Dumpster diving always made me feel a combination of emotions. I very much enjoy it and feel great joy gathering food and utilizing the resources available to me and getting free food. But it gets weird when others gawk at me. They make me feel umcomfortable, sleezy and dirty, it’s as though I’m scum to them. But I began to realize I’m not inhuman scum, in fact the opposite. I am truly human, they are the aliens.
Majesty first put word to what I was feeling and it just started to feel so right. The understanding first happened when I was trying to trash pick the end of 5k in Philadelphia. There were a couple of people picking at the event and the event goers were just gawking at us. Their stares were merciless at times but then I looked at my fellow pickers to see what they were doing.
They were strong in how they were and stood proud of what they were doing, unashamed and unaware of others glares. This one woman in particular stood out to me. She was a middle aged Asian woman with an accent. She had a kid’s bike with a basket on the front on the ground next to her were two big reusable grocery bags full of chips, bananas and oranges. She was in her own world as she munched on chips and enjoyed the weather.
After hanging out in the area for a while she came over to me and offered me food. I accepted and she promptly tried to give me a lot of food. She gave me 3 bags of chips a banana and an orange and pushed me to take more. This was an experience I haven’t had since dumpstering at South Weis in State College. There was a guy there with a thick Russian accent and limited English vocabulary. He went through his box of food offering me everything there was in it. Apples, meat, vegetables, yogurt. Every time he found something he offered me at least half.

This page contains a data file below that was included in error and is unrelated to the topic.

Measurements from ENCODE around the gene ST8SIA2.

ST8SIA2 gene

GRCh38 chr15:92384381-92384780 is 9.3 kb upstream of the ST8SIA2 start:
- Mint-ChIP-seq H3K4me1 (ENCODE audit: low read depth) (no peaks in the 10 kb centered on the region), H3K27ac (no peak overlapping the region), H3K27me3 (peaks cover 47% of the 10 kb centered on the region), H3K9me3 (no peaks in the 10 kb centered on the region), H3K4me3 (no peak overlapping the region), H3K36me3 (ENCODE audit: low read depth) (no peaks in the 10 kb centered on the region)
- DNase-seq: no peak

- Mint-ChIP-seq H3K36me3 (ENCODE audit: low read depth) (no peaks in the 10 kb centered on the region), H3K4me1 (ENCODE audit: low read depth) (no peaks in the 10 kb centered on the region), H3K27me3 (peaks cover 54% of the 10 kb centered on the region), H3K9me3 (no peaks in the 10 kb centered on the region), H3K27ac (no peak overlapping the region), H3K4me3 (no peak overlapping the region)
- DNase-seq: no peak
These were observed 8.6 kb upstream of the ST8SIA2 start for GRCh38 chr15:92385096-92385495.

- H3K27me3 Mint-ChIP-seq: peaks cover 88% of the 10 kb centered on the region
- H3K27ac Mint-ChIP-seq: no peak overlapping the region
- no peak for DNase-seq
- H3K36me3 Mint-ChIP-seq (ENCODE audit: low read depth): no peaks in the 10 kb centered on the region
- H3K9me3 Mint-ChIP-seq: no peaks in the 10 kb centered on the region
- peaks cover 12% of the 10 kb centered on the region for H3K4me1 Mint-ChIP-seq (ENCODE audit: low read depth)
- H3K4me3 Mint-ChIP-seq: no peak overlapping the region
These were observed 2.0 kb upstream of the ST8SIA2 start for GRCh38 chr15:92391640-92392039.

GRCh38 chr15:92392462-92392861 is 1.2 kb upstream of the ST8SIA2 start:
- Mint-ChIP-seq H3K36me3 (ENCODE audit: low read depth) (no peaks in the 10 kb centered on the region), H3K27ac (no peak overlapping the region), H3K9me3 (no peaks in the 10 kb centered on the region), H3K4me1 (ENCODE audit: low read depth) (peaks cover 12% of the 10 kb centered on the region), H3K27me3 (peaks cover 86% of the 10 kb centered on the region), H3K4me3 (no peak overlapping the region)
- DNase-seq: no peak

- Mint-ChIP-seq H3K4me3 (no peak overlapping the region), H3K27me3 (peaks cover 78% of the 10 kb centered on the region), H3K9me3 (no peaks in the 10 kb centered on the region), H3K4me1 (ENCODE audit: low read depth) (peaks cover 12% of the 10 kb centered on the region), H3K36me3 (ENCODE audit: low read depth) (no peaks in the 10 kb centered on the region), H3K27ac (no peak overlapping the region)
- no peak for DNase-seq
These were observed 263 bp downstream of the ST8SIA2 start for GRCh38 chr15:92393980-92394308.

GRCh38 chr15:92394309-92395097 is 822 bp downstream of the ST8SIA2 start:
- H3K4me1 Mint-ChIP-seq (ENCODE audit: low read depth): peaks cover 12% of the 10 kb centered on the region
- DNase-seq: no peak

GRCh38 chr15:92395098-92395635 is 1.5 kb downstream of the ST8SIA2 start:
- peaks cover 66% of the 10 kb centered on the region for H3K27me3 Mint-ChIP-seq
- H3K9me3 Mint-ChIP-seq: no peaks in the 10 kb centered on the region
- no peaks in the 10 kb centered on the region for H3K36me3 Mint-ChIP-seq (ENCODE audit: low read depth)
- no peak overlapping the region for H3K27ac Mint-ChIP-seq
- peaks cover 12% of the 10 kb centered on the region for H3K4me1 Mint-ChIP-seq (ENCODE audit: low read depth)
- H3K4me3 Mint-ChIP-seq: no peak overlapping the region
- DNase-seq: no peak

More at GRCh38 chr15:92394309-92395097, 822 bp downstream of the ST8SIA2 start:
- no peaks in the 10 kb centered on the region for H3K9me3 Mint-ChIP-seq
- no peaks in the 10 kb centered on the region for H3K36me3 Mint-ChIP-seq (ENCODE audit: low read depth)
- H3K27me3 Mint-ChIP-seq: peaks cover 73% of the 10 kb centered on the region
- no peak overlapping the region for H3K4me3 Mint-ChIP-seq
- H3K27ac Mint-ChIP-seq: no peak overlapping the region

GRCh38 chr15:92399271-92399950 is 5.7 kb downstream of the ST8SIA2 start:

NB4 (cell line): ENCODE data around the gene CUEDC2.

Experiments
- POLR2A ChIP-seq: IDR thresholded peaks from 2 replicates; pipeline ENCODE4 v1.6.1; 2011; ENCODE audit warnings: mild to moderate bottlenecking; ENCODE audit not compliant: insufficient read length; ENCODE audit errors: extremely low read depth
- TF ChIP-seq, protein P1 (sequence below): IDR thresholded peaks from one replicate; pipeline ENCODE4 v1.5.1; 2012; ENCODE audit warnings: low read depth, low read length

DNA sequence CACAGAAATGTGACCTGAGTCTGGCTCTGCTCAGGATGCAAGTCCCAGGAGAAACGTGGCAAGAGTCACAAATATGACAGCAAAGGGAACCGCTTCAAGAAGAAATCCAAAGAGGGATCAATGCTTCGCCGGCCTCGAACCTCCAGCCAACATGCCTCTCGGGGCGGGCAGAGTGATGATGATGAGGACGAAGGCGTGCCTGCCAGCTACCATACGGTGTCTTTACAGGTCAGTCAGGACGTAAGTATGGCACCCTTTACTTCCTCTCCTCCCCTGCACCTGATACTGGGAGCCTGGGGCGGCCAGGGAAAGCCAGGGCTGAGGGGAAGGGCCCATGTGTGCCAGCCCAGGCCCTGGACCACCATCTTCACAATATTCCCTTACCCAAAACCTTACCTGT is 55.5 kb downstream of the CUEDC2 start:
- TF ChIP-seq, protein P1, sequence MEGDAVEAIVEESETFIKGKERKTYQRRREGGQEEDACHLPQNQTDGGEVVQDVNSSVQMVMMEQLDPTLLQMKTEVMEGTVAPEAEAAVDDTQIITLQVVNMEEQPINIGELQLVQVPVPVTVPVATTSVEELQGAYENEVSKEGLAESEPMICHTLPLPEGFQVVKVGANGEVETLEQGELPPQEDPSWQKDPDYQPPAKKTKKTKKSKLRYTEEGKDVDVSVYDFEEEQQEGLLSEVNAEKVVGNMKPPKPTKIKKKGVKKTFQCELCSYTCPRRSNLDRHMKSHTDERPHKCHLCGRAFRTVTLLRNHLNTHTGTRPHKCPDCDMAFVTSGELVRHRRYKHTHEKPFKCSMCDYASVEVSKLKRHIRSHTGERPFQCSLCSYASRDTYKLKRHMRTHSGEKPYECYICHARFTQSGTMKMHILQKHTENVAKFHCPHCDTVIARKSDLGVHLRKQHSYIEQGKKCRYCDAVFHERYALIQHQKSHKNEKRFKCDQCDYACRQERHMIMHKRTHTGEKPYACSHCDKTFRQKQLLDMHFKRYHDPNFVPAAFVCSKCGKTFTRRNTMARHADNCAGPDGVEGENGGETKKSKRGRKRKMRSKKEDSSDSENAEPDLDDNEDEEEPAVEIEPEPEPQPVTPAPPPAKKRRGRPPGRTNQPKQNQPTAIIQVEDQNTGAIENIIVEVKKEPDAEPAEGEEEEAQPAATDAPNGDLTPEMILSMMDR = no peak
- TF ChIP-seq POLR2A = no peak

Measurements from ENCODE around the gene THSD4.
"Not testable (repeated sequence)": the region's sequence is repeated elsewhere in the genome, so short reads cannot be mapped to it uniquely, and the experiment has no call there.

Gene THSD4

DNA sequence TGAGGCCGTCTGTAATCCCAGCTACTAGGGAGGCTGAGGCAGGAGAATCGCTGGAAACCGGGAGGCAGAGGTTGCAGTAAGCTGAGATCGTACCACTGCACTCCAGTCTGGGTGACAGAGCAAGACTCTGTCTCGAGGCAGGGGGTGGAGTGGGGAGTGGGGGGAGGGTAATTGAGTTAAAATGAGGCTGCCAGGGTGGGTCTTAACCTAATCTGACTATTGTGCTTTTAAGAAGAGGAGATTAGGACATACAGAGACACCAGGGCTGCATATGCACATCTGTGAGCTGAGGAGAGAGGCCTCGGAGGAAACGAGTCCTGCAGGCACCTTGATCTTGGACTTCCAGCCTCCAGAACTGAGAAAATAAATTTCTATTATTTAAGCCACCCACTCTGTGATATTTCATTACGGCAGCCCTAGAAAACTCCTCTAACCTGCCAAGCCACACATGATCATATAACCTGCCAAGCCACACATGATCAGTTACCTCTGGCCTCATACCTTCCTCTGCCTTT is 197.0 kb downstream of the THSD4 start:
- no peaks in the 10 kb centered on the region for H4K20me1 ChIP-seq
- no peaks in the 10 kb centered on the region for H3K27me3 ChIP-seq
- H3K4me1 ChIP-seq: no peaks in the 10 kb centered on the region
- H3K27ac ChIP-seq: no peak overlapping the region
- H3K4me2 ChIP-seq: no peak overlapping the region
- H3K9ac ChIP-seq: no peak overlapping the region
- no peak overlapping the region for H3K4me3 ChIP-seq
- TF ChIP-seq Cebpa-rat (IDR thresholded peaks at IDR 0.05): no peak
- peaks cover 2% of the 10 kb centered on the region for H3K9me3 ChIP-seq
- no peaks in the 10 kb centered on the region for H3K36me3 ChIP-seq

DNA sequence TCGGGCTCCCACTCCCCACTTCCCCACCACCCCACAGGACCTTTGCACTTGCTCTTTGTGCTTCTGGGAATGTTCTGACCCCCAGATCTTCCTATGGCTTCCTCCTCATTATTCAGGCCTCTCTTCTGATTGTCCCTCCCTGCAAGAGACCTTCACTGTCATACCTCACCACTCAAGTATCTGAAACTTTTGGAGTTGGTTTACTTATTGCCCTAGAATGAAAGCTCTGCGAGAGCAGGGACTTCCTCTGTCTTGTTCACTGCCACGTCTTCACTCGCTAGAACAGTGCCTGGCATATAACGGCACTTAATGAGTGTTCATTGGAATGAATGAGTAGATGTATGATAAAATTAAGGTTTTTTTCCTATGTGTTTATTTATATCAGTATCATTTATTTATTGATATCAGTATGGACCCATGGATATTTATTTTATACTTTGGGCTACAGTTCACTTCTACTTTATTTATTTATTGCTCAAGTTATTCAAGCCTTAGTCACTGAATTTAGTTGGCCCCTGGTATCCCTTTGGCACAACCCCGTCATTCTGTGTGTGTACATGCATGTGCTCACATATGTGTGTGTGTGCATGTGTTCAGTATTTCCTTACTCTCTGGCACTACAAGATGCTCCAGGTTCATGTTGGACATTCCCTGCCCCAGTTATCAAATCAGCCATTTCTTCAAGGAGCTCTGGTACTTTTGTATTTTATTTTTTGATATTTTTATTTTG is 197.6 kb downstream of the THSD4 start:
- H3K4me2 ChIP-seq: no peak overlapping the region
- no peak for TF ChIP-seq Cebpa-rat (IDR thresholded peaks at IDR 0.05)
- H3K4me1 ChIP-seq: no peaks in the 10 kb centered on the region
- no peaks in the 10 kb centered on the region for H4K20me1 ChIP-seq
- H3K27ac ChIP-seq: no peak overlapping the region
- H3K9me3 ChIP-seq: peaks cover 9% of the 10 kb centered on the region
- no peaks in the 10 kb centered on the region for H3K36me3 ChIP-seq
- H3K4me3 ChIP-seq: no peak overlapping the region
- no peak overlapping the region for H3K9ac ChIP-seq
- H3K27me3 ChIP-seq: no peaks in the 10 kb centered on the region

It was such a profoundly human experience. Most people go day to day not worrying about food, taking it for granted. But poor people and dumpster divers think of it differently. Food is an invaluable resource one that if there is plenty it needs be shared, one that doesn’t belong to one person or another but to people.
Just as these two people did, just as the Casbah did, just as I have done time and time again whether it was with roommates or the Share-it-blanket. Sharing, breaking bread, enjoying and realizing the joy of a plentiful harvest. It is what makes us so human. Yet it is an experience that so many humans never experience.
Instead they hoard their plenty, and gawk at others struggling to survive or living upon their waste. They are trying to get ahead and all they can see on their path is themselves. They are individuals without community or alliances. They miss out on the biggest benefit of being human, being with other humans. The act of sharing food is such a wonderful feeling, it builds community and brightens your own spirit. There are countless benefits to this, but I would say most importantly the benefit is that of being human.
The gawkers and onlookers who don’t understand aren’t human they are aliens. They don’t feel this so human of emotion, they don’t understand and can’t relate to what we are doing. Instead they look down on us as though we aren’t human – but it is they who aren’t human. They pridefully detach themselves from all it is to be human and instead become aliens.
These are the aliens from the movie They Live. They are the aliens who control the corporations and the government. They make the rules they make the decisions for all the humans, but they aren’t even human.
So don’t be an alien. Realize the importance of food, community, and sharing your plentiful bounty.